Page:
Carolina introduced us to her timely long-term project Burning dreams which she has invested herself in for the past few years. Her project was  inspired by an investigation that she came across while researching on e-waste. A gps was placed inside an old washing machine in the UK and it eventually ended up been shipped to Agbogbloshie in Ghana. This was Carolina’s starting point of her ongoing and timely project.

She travelled to Ghana to investigate the way the e-waste was disposed as well as the impact of this in the communities. She learned that the cheapest way to get rid of huge amounts of e-waste was by burning it – often by local children.

Her project exposes the impact of disposing e-waste illegally and/or using methods that are not environmentally friendly.

Her presentation also opened up conversations on how important it is for a country to develop and sustain several sources of income, in order to divert from reliance on e-waste disposal, a completely non-sustainable activity.

Her presentation and insights, make us reconsider expanding the life of our day-to-day devices such as our mobile phones or laptops, something we often overlook.

Furthermore, her powerful work stresses how important it is for environmental issues to be talked about at a global level rather than simply national because of its scale and repercussions.

The Photojournalism Nights presented photographers whose work is committed to bringing to the wider public topics that impacts social justice. Bringing people together to learn and talk about these pressing issues is a fundamental step for action and positive change.

To learn more on the Photojournalism Nights: HERE

To be in touch with the writer: fatima@photojournalismhub.org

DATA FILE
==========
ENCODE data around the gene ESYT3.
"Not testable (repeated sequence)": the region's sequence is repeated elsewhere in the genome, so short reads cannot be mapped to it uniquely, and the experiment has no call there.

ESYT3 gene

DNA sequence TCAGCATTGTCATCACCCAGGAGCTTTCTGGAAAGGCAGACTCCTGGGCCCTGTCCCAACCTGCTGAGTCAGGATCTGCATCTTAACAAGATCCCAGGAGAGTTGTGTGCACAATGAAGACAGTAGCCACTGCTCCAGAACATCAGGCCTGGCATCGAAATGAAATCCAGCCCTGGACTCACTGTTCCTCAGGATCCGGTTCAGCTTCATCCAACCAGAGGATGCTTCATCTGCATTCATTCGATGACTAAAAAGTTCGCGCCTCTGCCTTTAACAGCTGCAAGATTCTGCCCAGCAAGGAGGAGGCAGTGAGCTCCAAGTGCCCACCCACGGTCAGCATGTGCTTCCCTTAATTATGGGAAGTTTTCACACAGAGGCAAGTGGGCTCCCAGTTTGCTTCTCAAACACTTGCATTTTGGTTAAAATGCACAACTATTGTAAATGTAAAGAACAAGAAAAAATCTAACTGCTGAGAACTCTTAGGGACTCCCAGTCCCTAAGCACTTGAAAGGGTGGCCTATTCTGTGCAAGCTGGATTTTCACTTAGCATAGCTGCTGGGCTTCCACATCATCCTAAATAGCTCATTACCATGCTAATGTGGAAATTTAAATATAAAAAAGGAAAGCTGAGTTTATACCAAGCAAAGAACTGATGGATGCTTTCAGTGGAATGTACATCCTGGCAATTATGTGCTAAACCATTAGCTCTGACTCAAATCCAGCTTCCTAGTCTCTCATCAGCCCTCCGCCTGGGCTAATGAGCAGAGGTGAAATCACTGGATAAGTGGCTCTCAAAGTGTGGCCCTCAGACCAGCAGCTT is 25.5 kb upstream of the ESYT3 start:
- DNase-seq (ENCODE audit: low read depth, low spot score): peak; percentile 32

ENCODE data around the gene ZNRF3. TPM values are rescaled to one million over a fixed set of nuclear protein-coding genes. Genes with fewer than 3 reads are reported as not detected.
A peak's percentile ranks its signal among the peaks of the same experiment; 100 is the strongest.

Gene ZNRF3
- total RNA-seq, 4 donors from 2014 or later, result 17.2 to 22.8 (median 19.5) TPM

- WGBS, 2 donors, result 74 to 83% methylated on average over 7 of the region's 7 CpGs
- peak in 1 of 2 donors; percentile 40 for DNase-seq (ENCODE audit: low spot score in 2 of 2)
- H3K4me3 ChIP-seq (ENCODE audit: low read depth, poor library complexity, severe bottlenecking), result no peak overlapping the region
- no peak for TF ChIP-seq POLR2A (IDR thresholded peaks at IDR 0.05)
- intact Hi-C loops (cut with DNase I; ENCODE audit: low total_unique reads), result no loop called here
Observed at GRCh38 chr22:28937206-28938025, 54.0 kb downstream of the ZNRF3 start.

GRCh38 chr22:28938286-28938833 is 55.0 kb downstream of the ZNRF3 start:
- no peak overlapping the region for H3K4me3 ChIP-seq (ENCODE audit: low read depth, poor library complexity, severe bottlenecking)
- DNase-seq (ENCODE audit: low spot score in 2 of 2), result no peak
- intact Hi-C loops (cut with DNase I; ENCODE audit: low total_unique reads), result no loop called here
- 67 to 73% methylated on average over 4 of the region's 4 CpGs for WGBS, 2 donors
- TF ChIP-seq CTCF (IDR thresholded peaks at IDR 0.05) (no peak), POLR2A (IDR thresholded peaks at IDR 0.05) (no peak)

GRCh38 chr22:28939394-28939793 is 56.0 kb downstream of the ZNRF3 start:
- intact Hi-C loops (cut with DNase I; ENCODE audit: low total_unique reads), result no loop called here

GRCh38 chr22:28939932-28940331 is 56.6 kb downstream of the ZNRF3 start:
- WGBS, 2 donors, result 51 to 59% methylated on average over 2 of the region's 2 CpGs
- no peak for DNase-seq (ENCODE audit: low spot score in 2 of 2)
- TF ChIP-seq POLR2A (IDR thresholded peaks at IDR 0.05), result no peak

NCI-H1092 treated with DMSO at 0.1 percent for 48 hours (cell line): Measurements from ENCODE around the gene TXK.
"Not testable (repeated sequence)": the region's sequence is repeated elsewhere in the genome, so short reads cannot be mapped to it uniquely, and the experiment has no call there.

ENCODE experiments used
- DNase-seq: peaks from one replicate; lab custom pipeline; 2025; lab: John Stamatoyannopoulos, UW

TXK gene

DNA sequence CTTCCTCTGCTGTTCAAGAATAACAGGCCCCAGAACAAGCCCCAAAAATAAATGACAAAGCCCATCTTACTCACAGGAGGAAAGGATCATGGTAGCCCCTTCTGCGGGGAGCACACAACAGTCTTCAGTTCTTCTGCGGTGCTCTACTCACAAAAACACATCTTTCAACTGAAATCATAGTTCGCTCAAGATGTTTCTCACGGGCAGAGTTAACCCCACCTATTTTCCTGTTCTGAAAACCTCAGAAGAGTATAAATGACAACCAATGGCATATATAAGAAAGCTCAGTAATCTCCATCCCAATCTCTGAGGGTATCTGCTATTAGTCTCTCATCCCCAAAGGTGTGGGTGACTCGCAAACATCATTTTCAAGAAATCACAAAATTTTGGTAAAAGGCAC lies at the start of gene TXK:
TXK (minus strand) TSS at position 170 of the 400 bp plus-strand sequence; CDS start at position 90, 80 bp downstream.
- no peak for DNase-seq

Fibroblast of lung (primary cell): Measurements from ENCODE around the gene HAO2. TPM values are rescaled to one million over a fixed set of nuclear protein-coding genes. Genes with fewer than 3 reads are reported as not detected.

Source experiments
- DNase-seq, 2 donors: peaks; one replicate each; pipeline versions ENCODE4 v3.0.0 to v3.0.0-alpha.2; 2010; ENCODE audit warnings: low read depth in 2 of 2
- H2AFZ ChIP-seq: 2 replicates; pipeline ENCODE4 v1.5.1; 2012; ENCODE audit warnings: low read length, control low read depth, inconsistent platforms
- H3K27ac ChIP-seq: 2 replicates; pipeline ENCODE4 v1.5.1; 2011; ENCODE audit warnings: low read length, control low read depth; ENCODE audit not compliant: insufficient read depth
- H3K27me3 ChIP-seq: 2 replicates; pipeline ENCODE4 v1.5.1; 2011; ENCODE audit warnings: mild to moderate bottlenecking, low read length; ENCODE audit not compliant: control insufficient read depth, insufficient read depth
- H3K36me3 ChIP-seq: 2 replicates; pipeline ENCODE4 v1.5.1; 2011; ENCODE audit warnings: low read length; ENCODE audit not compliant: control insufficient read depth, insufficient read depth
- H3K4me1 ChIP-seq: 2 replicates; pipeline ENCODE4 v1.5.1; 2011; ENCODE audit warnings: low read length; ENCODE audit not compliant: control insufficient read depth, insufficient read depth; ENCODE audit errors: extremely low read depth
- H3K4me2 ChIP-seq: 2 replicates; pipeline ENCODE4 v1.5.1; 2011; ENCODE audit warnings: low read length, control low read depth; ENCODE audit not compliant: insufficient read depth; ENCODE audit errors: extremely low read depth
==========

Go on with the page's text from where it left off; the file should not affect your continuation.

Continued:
Injustices & Inequalities: Covid-19 – Edition 11

The current Covid-19 pandemic has disproportionately affected communities and people who were already marginalised, discriminated, and at the throng of continuous injustices and inequalities. We are bringing together stories, investigations from around the world to highlight and advocate and create the important exposure to leverage and bring about positive changes.


In the 11th edition of the Journal on “Injustice & Inequalities: Covid-19”, we present the work of Guilherme
Bergamini which exposes some of the contradictory messages given by government officials.
At the start of the pandemic, Guilherme listed 27 countries cited in the news above published on March 3, 2020, He searched Google “Street View” at random and appropriated each photograph, covering the people in the image with red circles.
The monitoring carried out by the Federal Government is contradictory for what he observed in the actions taken by the President of the Federative Republic of Brazil. What is at stake, as he understands it, are the lives of millions of Brazilians who survive each day with minimal wage or nothing, an unjustifiable and impractical social inequality.

Photo editor: Cinzia D’Ambrosi

STAY AT HOME IT’S NOT A WEAK FLU!

Photography and text by Guilherme Bergamini

Total deaths from COVID-19 in Brazil until June 2, 2021
                                        465.312 lives
i
©Guilherme Bergamini

Searching the Internet about the new COVID-19 around the world, I saw the website of the Ministry of Health of Brazil. I came across a list of 27 countries that are being monitored by the Federal Government.
I listed these 27 countries cited in the news above published on March 3, 2020, I searched in Google “Street View” at random and appropriated each photograph, covering the people in the image with red circles.